Alabamians react to FDA’s approval of new Alzheimer’s drug


BIRMINGHAM, Ala. (WIAT) — The FDA’s announcement for the drug Aducanumab to help treat the early stages of Alzheimer’s is giving many Alabamians hope to cure the disease.

According to the Alzheimer’s Association Alabama Chapter, more than 96,000 people over the age of 65 have Alzheimer’s Disease, not counting people who may have onset Alzheimer’s at a younger age.

While there is a big debate among experts about the drug’s efficacy, many would consider Monday’s news a step in the right direction.

“Today is an important day in the history of Alzheimer’s disease,” Dr. David Geldmacher with UAB’s Alzheimer’s Disease Center said.

The news is emotional for families who have loved ones fighting or lost their lives to the disease.

“It’s a landmark day. So, we’re excited. There’s something new,” Kimberly Stephens with the Alzheimer’s Association said.

Director of Programs Lisa Coleman says Alzheimer’s is the sixth leading cause of death in the country as well as throughout Alabama.

Stephens says her mother Karen Stephens was diagnosed with Alzheimer’s in 2014. She died in 2019 at 66 years old.

“I like to say that Alzheimer’s is not like an old person disease anymore,” Stephens said.

Her mother’s diagnosis inspired her to help other families going through this. The Alzheimer’s Association offers free services to families and their loved ones during this trying time.

“And we want to be there to serve every one of those families that needs us throughout the state,” Coleman said.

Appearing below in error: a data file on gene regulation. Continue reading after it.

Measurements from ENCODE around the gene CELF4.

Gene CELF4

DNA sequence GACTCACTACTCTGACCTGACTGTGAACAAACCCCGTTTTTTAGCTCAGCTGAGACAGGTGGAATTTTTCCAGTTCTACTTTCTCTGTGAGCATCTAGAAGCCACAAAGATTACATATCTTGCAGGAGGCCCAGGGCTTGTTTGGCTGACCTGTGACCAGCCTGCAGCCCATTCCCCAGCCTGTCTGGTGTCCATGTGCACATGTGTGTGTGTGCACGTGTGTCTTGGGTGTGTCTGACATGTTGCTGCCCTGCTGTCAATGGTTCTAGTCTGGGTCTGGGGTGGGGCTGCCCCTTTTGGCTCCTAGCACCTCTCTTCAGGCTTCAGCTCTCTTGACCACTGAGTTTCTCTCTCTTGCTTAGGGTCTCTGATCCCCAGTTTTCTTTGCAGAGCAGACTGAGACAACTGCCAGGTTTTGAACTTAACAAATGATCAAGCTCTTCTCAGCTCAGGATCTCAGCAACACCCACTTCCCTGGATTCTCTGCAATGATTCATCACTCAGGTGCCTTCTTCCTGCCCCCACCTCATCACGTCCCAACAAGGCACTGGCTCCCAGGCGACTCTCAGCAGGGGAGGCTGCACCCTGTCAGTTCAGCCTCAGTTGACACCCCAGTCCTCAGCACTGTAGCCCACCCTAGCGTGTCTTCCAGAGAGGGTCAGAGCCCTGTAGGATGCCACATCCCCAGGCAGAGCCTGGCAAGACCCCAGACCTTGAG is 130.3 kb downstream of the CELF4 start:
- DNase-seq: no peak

“And having support is going to help you survive this disease caring for that loved one,” Stephens said.

Dr. Geldmacher took questions Monday afternoon about the drug and what it means for the fight against the disease going forward. He says while the news is great, he says there is still a process ahead of getting the drug to the public.

“We will need to expand our diagnostic capacities and our therapeutic capacities to be able to deliver this drug to the appropriate population,” Dr. Geldmacher said.

But nonetheless, experts and families fighting the disease right now know what the FDA’s approval means going forward.

“It leaves the door open for us to find better treatments, better therapies,” Dr. Geldmacher said.

“We still have a long way to go,” Stephens said.

The Alzheimer’s Association offers a 24-hour helpline at 800-272-3900. For more information on upcoming events and support groups, click here.

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